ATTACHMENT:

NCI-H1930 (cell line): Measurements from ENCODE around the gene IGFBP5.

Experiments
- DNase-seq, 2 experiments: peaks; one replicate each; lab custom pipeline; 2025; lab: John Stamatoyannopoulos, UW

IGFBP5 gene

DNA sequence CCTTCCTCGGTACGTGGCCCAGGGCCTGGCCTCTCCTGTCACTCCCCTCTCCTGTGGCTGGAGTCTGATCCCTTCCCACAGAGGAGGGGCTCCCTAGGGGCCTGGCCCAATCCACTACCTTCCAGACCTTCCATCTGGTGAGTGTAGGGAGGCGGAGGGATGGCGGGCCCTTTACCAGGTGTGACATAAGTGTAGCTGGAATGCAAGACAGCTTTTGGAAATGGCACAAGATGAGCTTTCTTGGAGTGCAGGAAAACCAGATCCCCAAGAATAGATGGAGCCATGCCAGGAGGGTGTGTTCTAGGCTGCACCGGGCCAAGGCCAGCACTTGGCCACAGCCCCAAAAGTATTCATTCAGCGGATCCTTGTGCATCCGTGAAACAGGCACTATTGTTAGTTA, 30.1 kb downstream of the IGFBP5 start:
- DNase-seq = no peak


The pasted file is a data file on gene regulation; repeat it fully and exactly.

NCI-H1930 (cell line): Measurements from ENCODE around the gene IGFBP5.

Experiments
- DNase-seq, 2 experiments: peaks; one replicate each; lab custom pipeline; 2025; lab: John Stamatoyannopoulos, UW

IGFBP5 gene

DNA sequence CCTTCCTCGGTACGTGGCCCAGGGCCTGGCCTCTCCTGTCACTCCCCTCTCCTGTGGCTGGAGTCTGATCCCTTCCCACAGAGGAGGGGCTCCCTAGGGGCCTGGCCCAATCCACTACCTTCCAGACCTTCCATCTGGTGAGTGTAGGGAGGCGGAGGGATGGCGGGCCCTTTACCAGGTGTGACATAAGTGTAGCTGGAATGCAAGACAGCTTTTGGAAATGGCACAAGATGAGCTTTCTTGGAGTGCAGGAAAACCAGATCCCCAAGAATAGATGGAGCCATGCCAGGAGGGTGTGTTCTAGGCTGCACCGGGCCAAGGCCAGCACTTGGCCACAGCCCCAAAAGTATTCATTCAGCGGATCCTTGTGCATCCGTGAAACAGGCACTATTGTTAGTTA, 30.1 kb downstream of the IGFBP5 start:
- DNase-seq = no peak